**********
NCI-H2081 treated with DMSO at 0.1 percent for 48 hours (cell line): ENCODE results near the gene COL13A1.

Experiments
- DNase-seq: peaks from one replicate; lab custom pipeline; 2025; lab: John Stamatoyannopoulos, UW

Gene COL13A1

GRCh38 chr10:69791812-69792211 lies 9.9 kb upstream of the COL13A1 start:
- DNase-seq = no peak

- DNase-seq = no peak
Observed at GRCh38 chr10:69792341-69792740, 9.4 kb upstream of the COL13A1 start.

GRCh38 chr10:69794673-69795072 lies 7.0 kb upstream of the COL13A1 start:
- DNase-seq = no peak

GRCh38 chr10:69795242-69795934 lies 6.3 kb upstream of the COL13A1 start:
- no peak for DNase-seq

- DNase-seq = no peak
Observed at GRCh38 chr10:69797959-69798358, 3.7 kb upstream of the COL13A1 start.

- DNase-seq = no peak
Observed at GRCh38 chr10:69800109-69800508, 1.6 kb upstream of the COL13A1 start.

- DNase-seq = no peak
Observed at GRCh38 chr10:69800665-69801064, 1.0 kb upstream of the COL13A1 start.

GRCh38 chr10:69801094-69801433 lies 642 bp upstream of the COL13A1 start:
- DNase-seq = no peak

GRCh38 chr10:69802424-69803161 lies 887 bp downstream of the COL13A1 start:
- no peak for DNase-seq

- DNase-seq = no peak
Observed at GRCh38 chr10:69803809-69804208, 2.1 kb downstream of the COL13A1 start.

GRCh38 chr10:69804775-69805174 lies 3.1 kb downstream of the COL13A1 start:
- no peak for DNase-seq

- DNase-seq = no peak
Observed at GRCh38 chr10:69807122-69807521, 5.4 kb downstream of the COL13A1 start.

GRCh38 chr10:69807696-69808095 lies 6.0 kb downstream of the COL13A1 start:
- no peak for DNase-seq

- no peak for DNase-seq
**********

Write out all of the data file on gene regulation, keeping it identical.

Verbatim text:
NCI-H2081 treated with DMSO at 0.1 percent for 48 hours (cell line): ENCODE results near the gene COL13A1.

Experiments
- DNase-seq: peaks from one replicate; lab custom pipeline; 2025; lab: John Stamatoyannopoulos, UW

Gene COL13A1

GRCh38 chr10:69791812-69792211 lies 9.9 kb upstream of the COL13A1 start:
- DNase-seq = no peak

- DNase-seq = no peak
Observed at GRCh38 chr10:69792341-69792740, 9.4 kb upstream of the COL13A1 start.

GRCh38 chr10:69794673-69795072 lies 7.0 kb upstream of the COL13A1 start:
- DNase-seq = no peak

GRCh38 chr10:69795242-69795934 lies 6.3 kb upstream of the COL13A1 start:
- no peak for DNase-seq

- DNase-seq = no peak
Observed at GRCh38 chr10:69797959-69798358, 3.7 kb upstream of the COL13A1 start.

- DNase-seq = no peak
Observed at GRCh38 chr10:69800109-69800508, 1.6 kb upstream of the COL13A1 start.

- DNase-seq = no peak
Observed at GRCh38 chr10:69800665-69801064, 1.0 kb upstream of the COL13A1 start.

GRCh38 chr10:69801094-69801433 lies 642 bp upstream of the COL13A1 start:
- DNase-seq = no peak

GRCh38 chr10:69802424-69803161 lies 887 bp downstream of the COL13A1 start:
- no peak for DNase-seq

- DNase-seq = no peak
Observed at GRCh38 chr10:69803809-69804208, 2.1 kb downstream of the COL13A1 start.

GRCh38 chr10:69804775-69805174 lies 3.1 kb downstream of the COL13A1 start:
- no peak for DNase-seq

- DNase-seq = no peak
Observed at GRCh38 chr10:69807122-69807521, 5.4 kb downstream of the COL13A1 start.

GRCh38 chr10:69807696-69808095 lies 6.0 kb downstream of the COL13A1 start:
- no peak for DNase-seq

- no peak for DNase-seq